Forest School is a unique and exciting way to educate and provide children with the opportunity to succeed and develop their confidence and self-esteem through hands-on learning experiences in an outdoor environment. At Athelstan, we understand the importance of each child being individual and unique; outdoor learning is accessible for all children. The children engage in motivating and achievable tasks and activities. Children in Reception access the Enchanted Garden in the summer term and those in Year 1 in the autumn and spring terms. The children work with tools and fires, creating wood craft and building dens; they also develop their understanding of boundaries and the benefits of a balanced and healthy lifestyle. The children’s learning in school, such as exploring dinosaurs and fossils, can be easily transferred to outdoor learning and vice versa. Children thrive and look forward to accessing the Enchanted Garden each week.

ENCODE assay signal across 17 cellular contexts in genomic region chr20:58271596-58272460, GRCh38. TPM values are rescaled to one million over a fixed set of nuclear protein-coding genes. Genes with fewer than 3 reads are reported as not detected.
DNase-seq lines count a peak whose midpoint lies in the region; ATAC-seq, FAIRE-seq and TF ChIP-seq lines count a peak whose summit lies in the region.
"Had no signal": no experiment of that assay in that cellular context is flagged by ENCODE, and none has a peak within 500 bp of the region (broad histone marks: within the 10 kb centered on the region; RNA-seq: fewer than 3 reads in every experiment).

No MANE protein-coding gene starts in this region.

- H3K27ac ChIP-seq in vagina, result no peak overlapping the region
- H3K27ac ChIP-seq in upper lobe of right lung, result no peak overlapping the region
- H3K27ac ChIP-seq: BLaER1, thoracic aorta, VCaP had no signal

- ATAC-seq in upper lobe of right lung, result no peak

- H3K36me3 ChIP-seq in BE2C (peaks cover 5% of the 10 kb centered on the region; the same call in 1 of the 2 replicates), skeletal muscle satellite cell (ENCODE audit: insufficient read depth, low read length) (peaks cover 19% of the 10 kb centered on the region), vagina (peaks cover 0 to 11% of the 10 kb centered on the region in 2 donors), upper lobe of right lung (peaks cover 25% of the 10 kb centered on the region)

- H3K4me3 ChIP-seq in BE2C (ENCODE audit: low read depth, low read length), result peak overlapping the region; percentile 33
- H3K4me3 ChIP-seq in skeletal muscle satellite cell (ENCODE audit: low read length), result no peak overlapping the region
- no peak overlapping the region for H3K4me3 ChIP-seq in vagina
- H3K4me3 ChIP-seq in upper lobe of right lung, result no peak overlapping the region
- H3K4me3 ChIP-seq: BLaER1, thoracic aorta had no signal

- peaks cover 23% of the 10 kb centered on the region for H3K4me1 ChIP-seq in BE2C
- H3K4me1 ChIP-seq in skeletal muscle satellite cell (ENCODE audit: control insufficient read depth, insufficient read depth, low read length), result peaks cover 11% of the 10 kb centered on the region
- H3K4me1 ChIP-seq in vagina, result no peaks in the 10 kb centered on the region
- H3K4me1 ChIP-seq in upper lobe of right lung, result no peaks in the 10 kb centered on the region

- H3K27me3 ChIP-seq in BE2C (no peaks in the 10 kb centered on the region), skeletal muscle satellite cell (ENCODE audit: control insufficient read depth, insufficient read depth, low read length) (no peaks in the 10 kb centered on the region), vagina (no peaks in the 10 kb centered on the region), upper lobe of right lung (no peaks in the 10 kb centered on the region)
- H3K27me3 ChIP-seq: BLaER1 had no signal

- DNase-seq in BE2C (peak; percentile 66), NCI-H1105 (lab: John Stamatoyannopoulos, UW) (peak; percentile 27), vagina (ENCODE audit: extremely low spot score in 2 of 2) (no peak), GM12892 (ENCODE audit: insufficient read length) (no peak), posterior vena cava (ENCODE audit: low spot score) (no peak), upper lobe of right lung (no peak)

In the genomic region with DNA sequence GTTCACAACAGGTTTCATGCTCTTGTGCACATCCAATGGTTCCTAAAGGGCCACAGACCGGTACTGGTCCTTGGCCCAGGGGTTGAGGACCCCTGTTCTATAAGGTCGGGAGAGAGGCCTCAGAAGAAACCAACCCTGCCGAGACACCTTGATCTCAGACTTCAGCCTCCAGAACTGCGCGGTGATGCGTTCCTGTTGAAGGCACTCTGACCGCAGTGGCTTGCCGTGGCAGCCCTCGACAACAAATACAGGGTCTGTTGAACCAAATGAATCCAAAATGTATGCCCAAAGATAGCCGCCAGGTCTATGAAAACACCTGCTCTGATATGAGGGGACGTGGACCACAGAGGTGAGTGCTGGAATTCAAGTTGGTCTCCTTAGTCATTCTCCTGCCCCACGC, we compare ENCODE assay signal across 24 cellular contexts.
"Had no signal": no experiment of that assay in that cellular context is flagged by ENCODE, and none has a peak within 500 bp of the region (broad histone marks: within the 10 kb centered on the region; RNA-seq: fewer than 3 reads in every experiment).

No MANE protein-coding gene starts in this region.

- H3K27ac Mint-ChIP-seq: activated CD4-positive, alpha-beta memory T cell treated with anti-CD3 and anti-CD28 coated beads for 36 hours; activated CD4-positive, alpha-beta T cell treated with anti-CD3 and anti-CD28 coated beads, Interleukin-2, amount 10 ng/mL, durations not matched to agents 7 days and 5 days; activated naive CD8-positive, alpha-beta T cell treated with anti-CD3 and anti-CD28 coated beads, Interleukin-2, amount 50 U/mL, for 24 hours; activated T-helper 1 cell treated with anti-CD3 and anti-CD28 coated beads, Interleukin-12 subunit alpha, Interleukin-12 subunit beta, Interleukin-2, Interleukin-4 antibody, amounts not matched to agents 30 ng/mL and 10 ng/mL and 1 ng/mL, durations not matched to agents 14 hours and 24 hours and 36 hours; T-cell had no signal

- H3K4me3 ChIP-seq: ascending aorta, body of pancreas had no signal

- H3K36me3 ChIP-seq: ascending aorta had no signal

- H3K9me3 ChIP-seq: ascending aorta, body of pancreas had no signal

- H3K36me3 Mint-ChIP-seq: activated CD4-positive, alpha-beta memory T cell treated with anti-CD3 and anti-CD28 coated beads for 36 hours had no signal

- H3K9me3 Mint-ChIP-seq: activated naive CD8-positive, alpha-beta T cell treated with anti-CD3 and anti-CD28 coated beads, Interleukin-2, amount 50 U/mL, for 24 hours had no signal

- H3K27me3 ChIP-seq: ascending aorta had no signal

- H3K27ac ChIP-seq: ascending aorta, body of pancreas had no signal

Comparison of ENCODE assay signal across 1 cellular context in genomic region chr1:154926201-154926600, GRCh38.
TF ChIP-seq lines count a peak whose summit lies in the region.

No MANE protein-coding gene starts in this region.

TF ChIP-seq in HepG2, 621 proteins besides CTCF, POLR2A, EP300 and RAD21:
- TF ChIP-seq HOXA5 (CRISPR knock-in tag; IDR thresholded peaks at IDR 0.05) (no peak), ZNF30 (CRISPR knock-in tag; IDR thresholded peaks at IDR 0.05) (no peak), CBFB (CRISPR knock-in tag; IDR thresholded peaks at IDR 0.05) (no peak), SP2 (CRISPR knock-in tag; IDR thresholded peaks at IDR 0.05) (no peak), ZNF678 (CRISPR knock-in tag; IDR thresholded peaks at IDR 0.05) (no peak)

As a school, we aim to use outdoor learning to facilitate active and engaging learning. We integrate this area across subjects to add value, meaning and allow greater understanding. This hands-on approach aims to engage cognitive learning and enjoyment, greatly benefiting all children. Bug hotels, an amphitheatre, working walls and vegetable planters all comprise this special place. It is used as a space to facilitate the growth of responsible citizens, who respect the environment that surrounds them and encourages creative and curious minds. We support our pupils' well being and mental health; using the space for mindfulness, pastoral groups and growing our own vegetables.
In our school, we believe that learning should be hands-on and that children become better scientists through investigation, which stimulates and excites them to develop a love for the subject. The aim of the Creature Feature is to allow children to have the physical experience of being outdoors and observing life processes and various habitats during their learning in science. The garden is divided into different zones, each one representing a different type of habitat. Under supervision, children are able to pond dip and explore the surrounding areas, hunting and identifying flora and fauna. Around the borders, children plant flowers and herbs, which attracts a greater range of insects and invertebrates. The bee home is amongst the flower beds and we also have bug hotels and wormeries. The willow dome is used as a quiet area, forming a hiding place for the children to sit and observe the surrounding area and wildlife .